Thursday, May 22, 2014

The Victorian Hair-Guard

Thursday, May 22, 2014
Bradley Headstone & Charley Hexam
Loretta reports:

During my recent re-enactment of sickbed scenes from La Bohème—with less fatal results, in that I did not, actually, die—I whiled away the time reading, among other things, Charles Dickens’s Our Mutual Friend, his last complete novel and one of my favorites.

Seeking an edition for my eBook reader led me to a review claiming Dickens had been paid by the word.  This concept makes sense to people who (a) never read a reputable biography of Dickens, (b) never had to read Victorian literature in general, and/or (c) can’t imagine a world in which television and radio—let alone the Internet—didn’t exist, and where entertainment was something you read, heard read, went to see/hear, or made for yourself.

Some people have trouble with Victorian writing because it’s …wordy.  It had to be.  People needed detail. Many had never seen the scenes or people novelists described.  Many lived in a world so small we can’t imagine it.  There were Londoners who’d never seen the sea and knew next to nothing about places outside their immediate neighborhoods.

They probably knew what a hair-guard was, though.

“Bradley Headstone,* in his decent black coat and waistcoat, and decent white shirt, and decent formal black tie, and decent pantaloons of pepper and salt, with his decent silver watch in his pocket and its decent hair-guard round his neck, looked a thoroughly decent young man of six-and-twenty.”  Our Mutual Friend
 
Though I’ve studied fashion, the finer points of Victorian male attire are not in my repertoire.  Hair-guard?  Try Googling it.  Yikes.

My OED merely listed it, without definition.  My copy of The Dickens Index said:  “superfine neck-cord made of hair for ensuring the safety of pocket watches, spectacles, etc.”  Having found occasional mistakes in this book, I proceeded to Google.  Filtering to 19th C Books led me to many examples, (here, here, here, here, here - item 71- and here) whose context offered clues, i.e., it is a sort of chain or rope.  But changing my search terms showed me it wasn't necessarily "superfine," as this page of examples demonstrates.

Now we all know.

*Pictured above, courtesy The Victorian Web.  Please click on the caption for a larger image in which the hair-guard is easier to see, and to learn more about the image.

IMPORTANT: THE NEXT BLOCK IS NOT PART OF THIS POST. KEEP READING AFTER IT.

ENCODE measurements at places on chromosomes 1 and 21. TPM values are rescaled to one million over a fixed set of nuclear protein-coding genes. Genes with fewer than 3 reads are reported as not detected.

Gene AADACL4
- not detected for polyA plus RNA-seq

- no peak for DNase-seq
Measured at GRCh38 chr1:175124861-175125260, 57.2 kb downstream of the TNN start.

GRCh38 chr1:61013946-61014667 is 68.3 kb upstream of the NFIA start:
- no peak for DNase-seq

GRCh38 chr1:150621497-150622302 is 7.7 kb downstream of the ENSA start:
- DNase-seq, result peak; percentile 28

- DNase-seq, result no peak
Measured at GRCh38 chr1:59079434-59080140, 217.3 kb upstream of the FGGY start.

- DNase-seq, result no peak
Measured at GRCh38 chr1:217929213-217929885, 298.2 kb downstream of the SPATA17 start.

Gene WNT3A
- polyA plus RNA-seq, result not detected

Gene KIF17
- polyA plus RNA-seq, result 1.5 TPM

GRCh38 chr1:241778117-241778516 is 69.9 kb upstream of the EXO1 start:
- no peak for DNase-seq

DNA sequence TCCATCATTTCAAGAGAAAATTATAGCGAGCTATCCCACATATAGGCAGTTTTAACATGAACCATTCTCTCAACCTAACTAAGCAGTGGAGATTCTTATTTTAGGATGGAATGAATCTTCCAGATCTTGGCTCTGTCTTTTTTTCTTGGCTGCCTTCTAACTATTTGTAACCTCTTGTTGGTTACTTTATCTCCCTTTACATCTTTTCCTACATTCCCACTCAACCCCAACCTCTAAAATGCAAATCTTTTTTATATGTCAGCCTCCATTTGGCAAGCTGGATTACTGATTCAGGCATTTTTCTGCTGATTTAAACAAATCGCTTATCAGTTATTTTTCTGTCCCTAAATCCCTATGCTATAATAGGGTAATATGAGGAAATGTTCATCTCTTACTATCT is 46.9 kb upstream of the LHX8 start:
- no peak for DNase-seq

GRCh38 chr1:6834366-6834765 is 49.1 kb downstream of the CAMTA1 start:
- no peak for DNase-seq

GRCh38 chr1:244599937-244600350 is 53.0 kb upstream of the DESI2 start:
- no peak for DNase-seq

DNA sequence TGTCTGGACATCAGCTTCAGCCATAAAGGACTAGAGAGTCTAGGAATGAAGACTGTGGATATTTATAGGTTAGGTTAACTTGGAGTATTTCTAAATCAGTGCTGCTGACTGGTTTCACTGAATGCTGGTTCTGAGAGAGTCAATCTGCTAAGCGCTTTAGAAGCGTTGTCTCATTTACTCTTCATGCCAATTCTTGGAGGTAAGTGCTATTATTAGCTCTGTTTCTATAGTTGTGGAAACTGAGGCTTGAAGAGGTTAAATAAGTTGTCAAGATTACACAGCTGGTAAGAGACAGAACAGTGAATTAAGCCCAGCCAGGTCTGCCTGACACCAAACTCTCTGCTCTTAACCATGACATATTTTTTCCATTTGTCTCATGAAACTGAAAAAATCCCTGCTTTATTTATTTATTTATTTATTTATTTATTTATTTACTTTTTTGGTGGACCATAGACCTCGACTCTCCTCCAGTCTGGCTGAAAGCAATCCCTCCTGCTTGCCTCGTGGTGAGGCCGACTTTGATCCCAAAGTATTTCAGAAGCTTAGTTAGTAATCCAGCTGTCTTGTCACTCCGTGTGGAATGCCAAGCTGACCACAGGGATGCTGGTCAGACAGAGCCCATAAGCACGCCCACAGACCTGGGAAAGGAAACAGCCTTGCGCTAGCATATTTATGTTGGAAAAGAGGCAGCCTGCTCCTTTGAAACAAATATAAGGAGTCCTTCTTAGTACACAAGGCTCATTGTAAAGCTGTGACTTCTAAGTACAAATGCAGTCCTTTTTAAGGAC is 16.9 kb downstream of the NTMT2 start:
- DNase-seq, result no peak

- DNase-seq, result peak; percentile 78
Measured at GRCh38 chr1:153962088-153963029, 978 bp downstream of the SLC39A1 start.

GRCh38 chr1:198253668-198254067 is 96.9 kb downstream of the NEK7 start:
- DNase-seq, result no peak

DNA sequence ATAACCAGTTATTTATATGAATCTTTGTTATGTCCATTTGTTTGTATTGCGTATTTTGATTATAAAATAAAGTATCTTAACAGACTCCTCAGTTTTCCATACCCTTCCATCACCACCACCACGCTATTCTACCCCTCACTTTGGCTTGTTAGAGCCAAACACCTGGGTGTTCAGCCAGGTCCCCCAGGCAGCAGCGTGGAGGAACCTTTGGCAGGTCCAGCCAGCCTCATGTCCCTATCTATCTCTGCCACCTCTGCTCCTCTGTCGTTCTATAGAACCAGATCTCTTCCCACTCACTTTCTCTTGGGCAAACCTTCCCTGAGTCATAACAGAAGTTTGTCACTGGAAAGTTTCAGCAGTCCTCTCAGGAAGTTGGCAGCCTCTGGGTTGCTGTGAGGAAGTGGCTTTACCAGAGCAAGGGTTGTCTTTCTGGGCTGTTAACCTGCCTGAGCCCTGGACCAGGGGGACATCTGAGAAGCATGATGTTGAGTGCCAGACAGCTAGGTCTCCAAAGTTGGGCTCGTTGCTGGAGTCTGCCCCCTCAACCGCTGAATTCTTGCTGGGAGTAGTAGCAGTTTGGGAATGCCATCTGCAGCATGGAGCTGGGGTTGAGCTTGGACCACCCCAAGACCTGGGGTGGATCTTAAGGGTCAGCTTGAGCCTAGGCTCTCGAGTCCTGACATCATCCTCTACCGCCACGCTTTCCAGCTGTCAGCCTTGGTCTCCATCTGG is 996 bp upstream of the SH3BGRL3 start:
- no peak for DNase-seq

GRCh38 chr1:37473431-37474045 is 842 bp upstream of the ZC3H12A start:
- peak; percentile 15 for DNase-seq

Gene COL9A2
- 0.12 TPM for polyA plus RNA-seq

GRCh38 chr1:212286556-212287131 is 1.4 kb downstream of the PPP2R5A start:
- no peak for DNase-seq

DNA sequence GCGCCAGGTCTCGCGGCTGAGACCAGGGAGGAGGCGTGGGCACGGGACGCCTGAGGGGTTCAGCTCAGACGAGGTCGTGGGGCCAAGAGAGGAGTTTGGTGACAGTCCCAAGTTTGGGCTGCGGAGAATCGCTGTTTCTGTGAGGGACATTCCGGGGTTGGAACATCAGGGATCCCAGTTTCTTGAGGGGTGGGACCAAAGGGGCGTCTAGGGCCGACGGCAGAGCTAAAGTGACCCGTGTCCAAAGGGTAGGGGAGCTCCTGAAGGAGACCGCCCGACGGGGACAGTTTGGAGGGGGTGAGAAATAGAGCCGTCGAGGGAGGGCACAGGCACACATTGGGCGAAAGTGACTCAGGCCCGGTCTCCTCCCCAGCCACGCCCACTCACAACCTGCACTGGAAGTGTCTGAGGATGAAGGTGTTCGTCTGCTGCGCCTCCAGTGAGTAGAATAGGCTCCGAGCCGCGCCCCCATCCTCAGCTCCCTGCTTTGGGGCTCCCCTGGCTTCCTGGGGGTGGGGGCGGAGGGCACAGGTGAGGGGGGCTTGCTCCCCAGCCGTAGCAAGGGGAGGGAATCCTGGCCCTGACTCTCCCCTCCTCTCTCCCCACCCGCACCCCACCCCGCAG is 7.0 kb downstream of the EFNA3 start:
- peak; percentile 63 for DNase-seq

The Doré illustration, "The Organ in the Court," of street children's entertainment, is scanned from my copy of Doré's London, edited by Valerie Purton.

4 comments:

Karen Anne said...

Paid by the word, that was done in my youth when I wrote a newspaper column. Are you saying that it wasn't done in Dickens' time, or that it was not done with Dickens?

Cynthia Lambert said...

Yes, watch fobs made of hair - preferably that of a loved one - were quite common at that time. It would take too long to describe here, but I know the means whereby the intricate weaving of these pieces are constructed. Suffice it to say that ladies saved their hair in a special jar, with a hole in its lid, known as a "hair receiver" on their dressing table. Then they made hairpieces for their hair for more volume, or it was woven into articles such as these fobs, made of hair.

Anonymous said...

I love literary references to such things as hair guards. I don't think I had ever figured out what it was. Also thanks Cynthia for the explanation about hair receivers. I had heard of these but hadn't really put it together with the hair art.

Annie

LorettaChase said...

Karen Anne, the subject of Dickens's payment deserves its own post--which is why I didn't go into detail here--but which I hope to have ready either this or the following week. Cynthia, thank you for the added enlightenment. We've been looking for a video of the process--so if anybody finds one, please let us know!

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